By Meredith Cook
My husband and I were looking for a doughnut shop en route from Houston to Dallas. Doughnut shops are a dime a dozen in Houston, so we chose one that was closest to our route.
What we didn’t realize was although this place looked like every other local shop in the city, inside it held the holy grail of breakfast treats: the breakfast egg roll. Suffice it to say no other breakfast item holds a candle to this one. It’s a good thing this shop is almost an hour from where we live.
The distance doesn’t stop us from telling all of our friends about it, though. If we know someone is traveling north, we make sure to tell them to stop there. We’ve talked about this place enough now that our friends are familiar with it, even if they haven’t experienced it themselves.
While this may sound like a funny anecdote about an insignificant matter, it leaves me feeling a bit convicted. It’s so easy for me to tell others about this doughnut shop I like—with exuberance, no less—but when it comes to speaking to others about Jesus, I’m much less forthcoming.
And so I wonder, what if I spoke to others with as much excitement about Jesus as I do about the breakfast egg roll?
A Weightier Conversation
To speak about Jesus and to speak about a silly food item are two very different matters.
When I tell my friends to visit the doughnut shop, I don’t have anything invested in whether or not they go. I’m not concerned if they decide they don’t like the breakfast egg roll. There’s very little at stake in that conversation.
It’s a much weightier matter to speak of Jesus. Our entire lives hinge on the life, death, and resurrection of Jesus Christ. Believer and nonbeliever alike, what we believe about Jesus is literally a matter of eternal life or eternal death.
And that conversation is entirely different from the conversation about what we had for breakfast. There’s much more at stake, and I’m invested in the response.
Evaluating Our Affections
It may seem as if I’m over-spiritualizing by comparing how I speak about breakfast to how I speak about Jesus, but it’s beneficial to take time to evaluate our affections—to consider the reasons why we may not be as excited to speak about Jesus to others.
This is not to make ourselves feel guilty. As believers, we’ve been freed through Christ from the condemnation of our sin. Our motivation to speak about Jesus comes from Him, not from guilt.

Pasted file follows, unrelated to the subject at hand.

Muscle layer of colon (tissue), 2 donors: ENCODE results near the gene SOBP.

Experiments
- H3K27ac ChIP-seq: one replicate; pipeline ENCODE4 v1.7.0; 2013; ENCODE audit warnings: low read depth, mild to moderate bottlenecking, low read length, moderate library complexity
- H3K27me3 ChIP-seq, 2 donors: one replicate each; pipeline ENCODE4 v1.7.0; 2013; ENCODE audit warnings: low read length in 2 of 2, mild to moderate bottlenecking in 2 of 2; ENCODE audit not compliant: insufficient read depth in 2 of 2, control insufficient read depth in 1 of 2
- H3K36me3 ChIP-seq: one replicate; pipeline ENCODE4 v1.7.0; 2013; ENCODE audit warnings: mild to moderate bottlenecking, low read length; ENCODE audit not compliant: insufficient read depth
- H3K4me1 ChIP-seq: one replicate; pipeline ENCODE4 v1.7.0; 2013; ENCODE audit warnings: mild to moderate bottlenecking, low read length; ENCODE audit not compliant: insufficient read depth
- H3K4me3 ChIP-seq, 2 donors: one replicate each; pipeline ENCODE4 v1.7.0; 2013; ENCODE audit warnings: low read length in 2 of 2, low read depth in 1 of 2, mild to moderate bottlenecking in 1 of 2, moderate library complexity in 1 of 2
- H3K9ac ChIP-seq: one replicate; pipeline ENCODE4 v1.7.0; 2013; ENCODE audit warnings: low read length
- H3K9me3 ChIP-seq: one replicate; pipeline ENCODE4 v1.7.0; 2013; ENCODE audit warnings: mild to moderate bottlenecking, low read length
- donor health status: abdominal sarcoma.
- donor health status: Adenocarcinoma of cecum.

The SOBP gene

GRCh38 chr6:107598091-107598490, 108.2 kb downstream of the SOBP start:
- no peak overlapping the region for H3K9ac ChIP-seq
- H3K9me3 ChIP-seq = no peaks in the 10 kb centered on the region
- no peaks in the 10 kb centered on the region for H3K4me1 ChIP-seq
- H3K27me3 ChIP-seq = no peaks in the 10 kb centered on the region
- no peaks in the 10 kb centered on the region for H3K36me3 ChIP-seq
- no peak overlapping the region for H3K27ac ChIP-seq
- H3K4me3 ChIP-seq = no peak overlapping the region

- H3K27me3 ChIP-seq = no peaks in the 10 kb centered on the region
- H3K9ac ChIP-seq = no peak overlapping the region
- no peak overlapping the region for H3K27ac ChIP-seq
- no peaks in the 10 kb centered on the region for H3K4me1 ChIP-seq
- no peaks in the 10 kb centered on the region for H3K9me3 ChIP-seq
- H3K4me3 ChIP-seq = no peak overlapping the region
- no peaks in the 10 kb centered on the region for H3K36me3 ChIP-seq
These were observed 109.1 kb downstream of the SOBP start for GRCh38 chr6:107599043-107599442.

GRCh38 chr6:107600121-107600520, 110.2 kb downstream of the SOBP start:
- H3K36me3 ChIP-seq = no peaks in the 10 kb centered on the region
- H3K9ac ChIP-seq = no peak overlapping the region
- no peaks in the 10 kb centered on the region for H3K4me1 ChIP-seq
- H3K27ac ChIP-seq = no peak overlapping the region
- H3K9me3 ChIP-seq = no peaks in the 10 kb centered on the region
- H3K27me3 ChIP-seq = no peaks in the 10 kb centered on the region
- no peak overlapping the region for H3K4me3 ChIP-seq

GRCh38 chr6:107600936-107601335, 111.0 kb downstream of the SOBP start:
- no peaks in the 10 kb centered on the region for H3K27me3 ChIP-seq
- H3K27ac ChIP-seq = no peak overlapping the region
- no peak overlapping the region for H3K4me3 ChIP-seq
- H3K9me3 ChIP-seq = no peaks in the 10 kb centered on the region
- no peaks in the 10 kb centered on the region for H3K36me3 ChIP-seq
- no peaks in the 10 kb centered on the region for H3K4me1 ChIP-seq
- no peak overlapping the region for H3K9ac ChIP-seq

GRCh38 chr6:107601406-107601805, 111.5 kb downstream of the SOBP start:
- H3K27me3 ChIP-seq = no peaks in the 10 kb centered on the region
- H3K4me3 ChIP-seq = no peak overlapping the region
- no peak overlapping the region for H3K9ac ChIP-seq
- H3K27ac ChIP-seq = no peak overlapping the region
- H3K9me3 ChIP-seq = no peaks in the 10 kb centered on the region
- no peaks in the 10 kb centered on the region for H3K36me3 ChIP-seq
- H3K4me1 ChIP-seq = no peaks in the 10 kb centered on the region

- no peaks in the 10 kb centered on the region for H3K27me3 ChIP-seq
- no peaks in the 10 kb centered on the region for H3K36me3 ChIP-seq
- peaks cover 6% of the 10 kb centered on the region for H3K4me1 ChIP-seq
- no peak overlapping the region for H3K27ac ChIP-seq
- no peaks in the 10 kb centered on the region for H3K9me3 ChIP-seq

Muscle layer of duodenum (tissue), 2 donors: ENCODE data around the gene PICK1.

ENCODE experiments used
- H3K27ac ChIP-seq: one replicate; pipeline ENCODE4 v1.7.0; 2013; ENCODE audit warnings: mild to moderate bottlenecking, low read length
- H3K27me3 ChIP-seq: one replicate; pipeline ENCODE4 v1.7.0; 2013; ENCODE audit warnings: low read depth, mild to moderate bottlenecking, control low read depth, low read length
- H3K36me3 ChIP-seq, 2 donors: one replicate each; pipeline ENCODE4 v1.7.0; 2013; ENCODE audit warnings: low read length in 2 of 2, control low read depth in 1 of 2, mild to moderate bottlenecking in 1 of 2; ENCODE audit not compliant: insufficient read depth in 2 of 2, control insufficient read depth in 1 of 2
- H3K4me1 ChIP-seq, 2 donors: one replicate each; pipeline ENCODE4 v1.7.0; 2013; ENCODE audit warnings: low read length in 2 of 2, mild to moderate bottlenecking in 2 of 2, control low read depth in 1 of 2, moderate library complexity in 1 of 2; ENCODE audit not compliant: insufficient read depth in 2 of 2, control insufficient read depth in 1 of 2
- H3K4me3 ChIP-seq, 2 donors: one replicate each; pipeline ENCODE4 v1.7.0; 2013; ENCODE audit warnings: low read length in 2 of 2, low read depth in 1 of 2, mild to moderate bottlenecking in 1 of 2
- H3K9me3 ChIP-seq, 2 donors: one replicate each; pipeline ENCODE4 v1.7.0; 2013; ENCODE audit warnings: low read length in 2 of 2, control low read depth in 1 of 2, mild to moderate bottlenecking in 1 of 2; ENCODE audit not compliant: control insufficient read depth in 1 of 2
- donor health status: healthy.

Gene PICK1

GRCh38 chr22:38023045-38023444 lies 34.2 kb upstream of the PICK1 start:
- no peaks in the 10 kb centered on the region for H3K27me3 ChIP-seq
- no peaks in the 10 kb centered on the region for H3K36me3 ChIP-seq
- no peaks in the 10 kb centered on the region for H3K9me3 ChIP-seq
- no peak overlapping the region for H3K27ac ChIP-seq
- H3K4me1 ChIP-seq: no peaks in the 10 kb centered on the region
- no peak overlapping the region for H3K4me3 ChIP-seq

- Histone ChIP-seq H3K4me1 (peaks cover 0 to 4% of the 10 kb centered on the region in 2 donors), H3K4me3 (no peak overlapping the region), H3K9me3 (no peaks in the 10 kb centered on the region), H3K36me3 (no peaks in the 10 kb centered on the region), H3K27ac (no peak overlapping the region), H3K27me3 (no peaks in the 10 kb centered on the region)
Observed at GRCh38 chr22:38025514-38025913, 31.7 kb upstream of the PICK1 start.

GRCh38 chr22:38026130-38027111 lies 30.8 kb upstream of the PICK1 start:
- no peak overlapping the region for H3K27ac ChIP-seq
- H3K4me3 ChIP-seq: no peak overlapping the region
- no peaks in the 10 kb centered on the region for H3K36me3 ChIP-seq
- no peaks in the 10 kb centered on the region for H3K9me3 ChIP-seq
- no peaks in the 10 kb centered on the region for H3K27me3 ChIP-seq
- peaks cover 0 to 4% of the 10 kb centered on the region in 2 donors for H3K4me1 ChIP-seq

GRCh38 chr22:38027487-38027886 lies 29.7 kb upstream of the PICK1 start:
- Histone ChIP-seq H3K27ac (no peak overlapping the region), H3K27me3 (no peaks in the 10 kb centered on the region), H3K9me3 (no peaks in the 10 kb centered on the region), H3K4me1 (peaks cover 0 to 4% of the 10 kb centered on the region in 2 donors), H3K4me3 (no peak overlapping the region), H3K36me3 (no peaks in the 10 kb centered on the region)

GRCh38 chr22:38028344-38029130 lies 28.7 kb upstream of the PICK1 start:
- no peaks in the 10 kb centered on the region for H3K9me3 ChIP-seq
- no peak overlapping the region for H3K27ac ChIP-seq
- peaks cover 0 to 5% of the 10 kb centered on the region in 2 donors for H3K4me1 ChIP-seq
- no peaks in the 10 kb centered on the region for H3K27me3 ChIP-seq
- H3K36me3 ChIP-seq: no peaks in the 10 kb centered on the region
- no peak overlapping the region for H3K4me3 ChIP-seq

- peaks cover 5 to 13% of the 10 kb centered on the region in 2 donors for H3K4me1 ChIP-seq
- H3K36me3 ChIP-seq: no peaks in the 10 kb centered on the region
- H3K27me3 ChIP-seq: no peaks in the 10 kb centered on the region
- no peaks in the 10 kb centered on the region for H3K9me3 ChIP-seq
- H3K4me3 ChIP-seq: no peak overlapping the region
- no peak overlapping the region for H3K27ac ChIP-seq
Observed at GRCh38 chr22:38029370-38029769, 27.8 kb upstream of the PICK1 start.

With this in mind, we can examine the barriers we face in speaking about Jesus and, through His strength, seek to overcome them.
Resetting Our Minds
One of my biggest temptations is compartmentalizing the time I spend in God’s Word and prayer in the mornings from the rest of my day. When that time is over, I go about my day without actively meditating on what I read and without continuing to pray.
Compartmentalizing my quiet time from the rest of my day leads to complacency, which is not a fertile ground for excitement about Jesus.
Scripture tells us to set our minds on things above, not on earthly things (Colossians 3:2). This requires active, daily dwelling on the Lord and what He’s done for us through Christ.
We look through the lens of our salvation and cultivate a sense of awe and gratitude at all God has done, is doing, and will do for us.
Speak to Other Believers About Jesus
Take a minute and consider the conversations you have with other believers. How much do you talk about Jesus with them? It should be a no-brainer; after all, the most important thing we have in common is our salvation.
I admit, however, that when I really think about it, Jesus doesn’t come up in my conversations with believers as often as He should.
I have a handful of friends with whom I talk freely about the Lord. We speak truth into each others’ lives and speak Jesus’ name regularly. But that seems to be the exception rather than the norm.
The bottom line is this: if we can’t—or don’t—talk about Jesus with our believing friends and family, then we certainly won’t be able to talk about Him with nonbelievers.
Make a habit of talking about and celebrating Jesus with other believers. This is most easily done through corporate worship, but it shouldn’t be confined to that. It should happen throughout the week.
Ask other believers what they’re learning about the Lord. Encourage each other as you grow in your love for Christ together.
Speak to Nonbelievers About Jesus
Growing in our love and excitement about Jesus should make it easier to speak to nonbelievers about Him. If Jesus is the most important person in our lives, He should be someone we naturally talk to others about, just as we would any other important detail in our life.
While we shouldn’t make projects out of people, it also doesn’t have to be weird to talk to others about Jesus. In fact, people may find us less genuine if they find out we’re withholding a vitally important aspect of our lives from them.
So pray for opportunities to talk to your non-believing friends about Jesus.
MEREDITH COOK (@meredithcook716) is the wife of Keelan, an editor for IMB.org, and an M.Div graduate in Missiology from Southeastern Baptist Theological Seminary.